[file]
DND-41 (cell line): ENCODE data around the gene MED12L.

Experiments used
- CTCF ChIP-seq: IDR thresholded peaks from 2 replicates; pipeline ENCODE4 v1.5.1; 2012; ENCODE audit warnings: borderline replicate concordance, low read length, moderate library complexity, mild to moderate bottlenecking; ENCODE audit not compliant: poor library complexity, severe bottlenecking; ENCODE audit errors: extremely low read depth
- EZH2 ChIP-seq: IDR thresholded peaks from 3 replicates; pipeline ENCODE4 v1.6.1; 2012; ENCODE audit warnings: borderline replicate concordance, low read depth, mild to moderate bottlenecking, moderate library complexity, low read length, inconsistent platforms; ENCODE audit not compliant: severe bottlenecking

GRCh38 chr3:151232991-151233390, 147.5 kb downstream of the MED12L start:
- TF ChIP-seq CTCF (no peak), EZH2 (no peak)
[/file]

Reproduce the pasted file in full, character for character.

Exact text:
DND-41 (cell line): ENCODE data around the gene MED12L.

Experiments used
- CTCF ChIP-seq: IDR thresholded peaks from 2 replicates; pipeline ENCODE4 v1.5.1; 2012; ENCODE audit warnings: borderline replicate concordance, low read length, moderate library complexity, mild to moderate bottlenecking; ENCODE audit not compliant: poor library complexity, severe bottlenecking; ENCODE audit errors: extremely low read depth
- EZH2 ChIP-seq: IDR thresholded peaks from 3 replicates; pipeline ENCODE4 v1.6.1; 2012; ENCODE audit warnings: borderline replicate concordance, low read depth, mild to moderate bottlenecking, moderate library complexity, low read length, inconsistent platforms; ENCODE audit not compliant: severe bottlenecking

GRCh38 chr3:151232991-151233390, 147.5 kb downstream of the MED12L start:
- TF ChIP-seq CTCF (no peak), EZH2 (no peak)